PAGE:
Tracks of Remembrance

A crab scuttles across the sand and leaves only small indents in it as a trail, an indecisively wavering line of perforations in the grainy expanse.
Those small tracks were the one thing that gave evidence that the crab existed at all. It continues scuttling, in the vague direction of a too-small hole.
It defeats physics and slides its body through the hole into the interminable labyrinth that awaits it under the ground. It seems too complicated, really; how many tunnels does a crab need?
A wave comes up as the oceans are pushed on from afar by the approach of the moon, water runs down the hole and brings sand down with it, and I wonder if crabs can breathe underwater.
It’s a cold day, much too cold to be sitting on the beach. I like it that way, though. Less people, less noise, fewer idiotic children running around unsupervised while their parents pretend to soak in sun under a tipped-down hat.
The grey clouds and scanty breeze that flicks sea foam at me occasionally are my protection from the sun, the light, the people, and existence, and the seagulls that still circle in the air, scanning for any prey they can easily grab, are my sole companions. They scream at the air and I scream with them.
My papers blow away. I had set my folding chair – not even a beach chair – on top of them in a vain attempt to keep them from the skies.
I sigh. If there was anything scrawled in cheap ink worth keeping on the pages, I will remember it. I debate deciding upon this as a legitimate filter for keeping what is worth keeping, decide against it, but don’t fully rule it out in my mind.
One of the pages gets caught somehow on the sand a few feet away. I don’t get up to get it, telling myself that I’ll get it when I leave.
That reminds me of something, and I pull a small notepad out of my pocket and slide a pen out of the metal spiral binding, tap it on the page for a moment, lick my lips, and write it down.
I put it all back in my pocket and find that I’ve sat up during that time, then sit back. I’m relaxing here. That’s it.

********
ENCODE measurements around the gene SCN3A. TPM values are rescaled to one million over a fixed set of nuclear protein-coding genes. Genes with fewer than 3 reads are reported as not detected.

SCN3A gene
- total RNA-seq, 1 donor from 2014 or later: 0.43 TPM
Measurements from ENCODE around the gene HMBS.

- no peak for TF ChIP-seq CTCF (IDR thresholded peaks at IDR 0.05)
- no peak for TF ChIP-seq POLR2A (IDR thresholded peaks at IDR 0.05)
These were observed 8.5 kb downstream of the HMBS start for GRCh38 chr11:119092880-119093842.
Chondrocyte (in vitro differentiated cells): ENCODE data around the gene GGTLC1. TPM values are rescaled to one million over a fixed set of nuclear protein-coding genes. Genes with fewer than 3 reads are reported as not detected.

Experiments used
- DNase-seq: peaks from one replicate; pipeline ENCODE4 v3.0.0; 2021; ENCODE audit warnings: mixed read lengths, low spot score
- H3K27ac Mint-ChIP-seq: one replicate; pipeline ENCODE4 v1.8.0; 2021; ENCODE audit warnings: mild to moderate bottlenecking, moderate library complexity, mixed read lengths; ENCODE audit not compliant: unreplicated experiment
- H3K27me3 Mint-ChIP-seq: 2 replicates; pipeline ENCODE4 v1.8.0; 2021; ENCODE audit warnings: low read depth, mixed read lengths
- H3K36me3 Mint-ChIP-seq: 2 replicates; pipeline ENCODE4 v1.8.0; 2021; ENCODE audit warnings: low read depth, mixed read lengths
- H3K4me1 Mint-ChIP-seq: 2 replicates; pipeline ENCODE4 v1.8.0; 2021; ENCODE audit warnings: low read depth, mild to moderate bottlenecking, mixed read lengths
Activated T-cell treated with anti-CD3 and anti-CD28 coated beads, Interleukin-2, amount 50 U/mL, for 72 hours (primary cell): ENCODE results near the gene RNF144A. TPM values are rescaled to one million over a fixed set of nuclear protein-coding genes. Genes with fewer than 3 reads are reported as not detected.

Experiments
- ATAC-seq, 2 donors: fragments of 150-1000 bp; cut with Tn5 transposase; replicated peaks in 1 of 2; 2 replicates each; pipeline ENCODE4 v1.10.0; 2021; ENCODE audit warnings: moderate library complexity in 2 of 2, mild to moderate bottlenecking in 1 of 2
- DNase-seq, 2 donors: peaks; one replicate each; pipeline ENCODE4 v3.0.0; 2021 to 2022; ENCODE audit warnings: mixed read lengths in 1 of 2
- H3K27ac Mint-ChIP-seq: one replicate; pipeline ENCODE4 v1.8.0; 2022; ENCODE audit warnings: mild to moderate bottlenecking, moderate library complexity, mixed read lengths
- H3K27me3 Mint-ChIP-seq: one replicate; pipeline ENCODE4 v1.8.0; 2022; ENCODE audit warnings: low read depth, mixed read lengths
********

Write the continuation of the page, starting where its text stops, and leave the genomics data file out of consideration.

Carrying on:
Another wave laps into the crab’s hole, then retreats.
Some people appear about two-hundred yards to my right, a couple and two children. I sigh and close my eyes. I can’t hear what they’re saying, thankfully, but I can imagine. Unsure of the weather. They had planned this day two weeks in advance, and didn’t want to let down the kids. I was suddenly all too aware of how such conversations played out, and I closed my eyes tighter, somehow thinking that would block out sound.
I guess the kids found out how ocean water feels, and jumped out and clung to their parents for warmth and sharing the wetness, because when I look up at them again, they’re packing up their towels and chairs and walking back up the sand towards the parking lot.
The wind is picking up. I’m glad I didn’t bring anything besides myself and my chair.
Oh, and those papers. But those are a lost cause aside from their lingering ideas, anyway.
The clouds are growing darker overhead. I smile as I realize what a good day this will be, after all. The seagulls have ceased their screaming and the crabs have all run to their holes.
I face the sky with my eyes closed and my mouth in an open grin as the clouds open up and cry. The earth wraps its arm around them in a comforting embrace, and the clouds let loose their full misery.
I soak up their sadness into myself and turn it into my own brand of happiness.
The rain drenches me and everything else, melding the sand back into one flat expanse, erasing all paths of the crabs, their writing upon the sand that is their only memoir. That page that had blown away into the sand is soaked as well, the ink running out off the page onto the ground and into the air.
Some hidden poetry in that moment strikes my attention and I pull out the small notebook and scribble some notes into it, the rain blurring them as soon as they are put down.
Soon I’ve progressed beyond that spot of wetness that is “soaked”, and I’m living in the water. My clothes have become so saturated with water that my body has become water-bound.
I stand up, fold up my chair, and look for a moment at the piece of paper that has sat so long that the fibers are disintegrating and becoming one with the ground beneath. Picking it up would serve no purpose to me and I decide to leave it there to become one with the earth once again.
I walk up the beach, making my own small tracks in the sand before I, myself, scuttle off into my own little hole.


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